The team placed first overall this week, among 53 collegiate teams from across the globe, and brought the coveted Lescoe Cup home to Oakland University. The team’s placement was a first for ORA and OU.
IGVC challenges teams to compete autonomous robotic vehicles on an exterior course with defined lanes, GPS waypoints and random obstacles in an outdoor field environment. The four day event is held annually on Oakland University’s campus.
ORA also placed second in both the Design Competition and the Joint Architecture for Unmanned Systems (JAUS) Challenge, and third in the Autonomous Navigation Challenge.
“We at the School of Engineering and Computer Science are very proud and excited for our students and their adviser for winning first place at the 21st Annual Intelligent Ground Vehicle Competition,” Louay Chamra, Dean of the School of Engineering and Computer Science, said. “This accomplishment reflects commitment and hard work on the part of all of our SECS Robotic Team, and we celebrate this milestone with them and applaud them on their triumph.”
OU Electrical and Computer Engineering Professor KaC Cheok, Ph.D, is a co-chair and co-founder of IGVC and the ORA adviser.
“The OU robotics team is a multi-disciplinary group of engineering students whose talents peak simultaneously- mechanical, electrical, computer, mechatronics, and systems control engineering,” he said. “They are motivated, confident, knowledgeable, critical, creative, tireless and ambitious. And they get it done!’”
Micho Radovnikovich, ORA Adviser and systems engineering doctoral student, said the team spent about 600 hours developing and building their autonomous robotic vehicle, ‘Replicant’ at a cost of $14,000.
“My favorite part of this year’s IGVC was seeing our robot do exactly what we wanted it to do,” Radovnikovich said. “This is the most maneuverable robot that ORA has ever had at IGVC.”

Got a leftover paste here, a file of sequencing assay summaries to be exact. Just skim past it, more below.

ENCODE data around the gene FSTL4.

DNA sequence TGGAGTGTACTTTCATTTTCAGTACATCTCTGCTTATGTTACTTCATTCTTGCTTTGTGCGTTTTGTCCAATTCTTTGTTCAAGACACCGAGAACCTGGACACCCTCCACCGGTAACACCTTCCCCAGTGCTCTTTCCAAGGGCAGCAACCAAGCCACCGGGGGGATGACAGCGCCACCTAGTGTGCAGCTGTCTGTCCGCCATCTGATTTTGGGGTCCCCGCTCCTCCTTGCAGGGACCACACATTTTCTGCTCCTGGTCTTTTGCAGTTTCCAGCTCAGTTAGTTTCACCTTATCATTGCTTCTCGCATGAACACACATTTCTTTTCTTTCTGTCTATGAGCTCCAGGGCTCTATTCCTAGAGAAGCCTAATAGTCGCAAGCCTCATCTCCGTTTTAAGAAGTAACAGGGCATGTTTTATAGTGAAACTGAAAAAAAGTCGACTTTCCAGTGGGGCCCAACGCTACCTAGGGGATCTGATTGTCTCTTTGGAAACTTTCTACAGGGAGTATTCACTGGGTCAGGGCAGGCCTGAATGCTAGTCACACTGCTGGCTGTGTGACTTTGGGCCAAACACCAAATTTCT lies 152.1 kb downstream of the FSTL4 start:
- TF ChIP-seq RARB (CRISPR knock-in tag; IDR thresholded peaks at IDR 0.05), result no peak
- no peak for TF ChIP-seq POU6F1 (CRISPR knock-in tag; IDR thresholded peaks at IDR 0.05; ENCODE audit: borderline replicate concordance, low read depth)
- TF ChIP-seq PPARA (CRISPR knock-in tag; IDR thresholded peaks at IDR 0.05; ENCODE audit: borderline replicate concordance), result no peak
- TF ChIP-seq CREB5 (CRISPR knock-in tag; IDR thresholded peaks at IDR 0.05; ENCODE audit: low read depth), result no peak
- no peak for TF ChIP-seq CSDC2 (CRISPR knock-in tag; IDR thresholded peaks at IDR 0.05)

Jerry Lane, co-founder, co-chair and chief judge of IGVC, said participating students are given a professional edge in the industry.
“We’re finding our graduates are starting companies, going into defense and going into the automotive industry,” said Lane, who is retired from TACOM/TARDEC. “IGVC takes students and makes them scientists and engineers and these students can be put to work, right away, without unnecessary training because they have the relevant experience, design skills and architectural skills from our competitions.”
Technologies utilized in the process are widely applicable and are quickly being commercialized – such as in the development of vehicles that drive and park autonomously, brake automatically and execute lane detection, among other features.
Bernard Theisen, co-chair and judge, said IGVC has sponsors in defense, as well as tier 1 and 2 automotive suppliers.
“IGVC is a good exercise and product realization that supports Science, Technology, Engineering, and Mathematics (STEM) and helps develop the robotics community in the United States,” said Theisen, a technical manager for the Autonomous Mobility Appliqué System at TARDEC.
“The automotive industry is moving in a huge concerted and competitive direction in active driver’s assistance systems (ADAS) where cars and trucks help to mitigate accidents,” Dr. Cheok said. “We are already seeing the robotics technologies incorporated in the automobiles today-- collision warning and avoidance systems, automatic parking (and more). You’d notice that Continental, Magna, Valeo and Takata, are sponsors of the IGVC.”
ORA students attribute their team’s success to their experiences within the School of Engineering and Computer Science.
Michael Truitt, an electrical and computer engineering graduate student, joined OU’s robotics team in 2010.
Unfavorable weather conditions did little to dampen the mood of the teams on the last day of the competition.
“Their spirit was contagious,” Lane said. “There was such a level of excitement being there, and watching the students, in the rain, just waiting to get their last turns in before the competition wrapped up-- it was phenomenal.”
Theisen said the weather gave students the opportunity to apply creative real-time solutions to their vehicles, such as waterproofing and adding traction.
The Lescoe Cup is named in memory of Paul Lescoe, an IGVC founder and lead robotic engineer at TARDEC.
The 22nd annual Intelligent Ground
Vehicle Competition will take place June 6-9, 2014 on the campus of
Oakland University. To learn more, visit igvc.org.
For a full list of schools that participated in the 2013 IGVC, click here.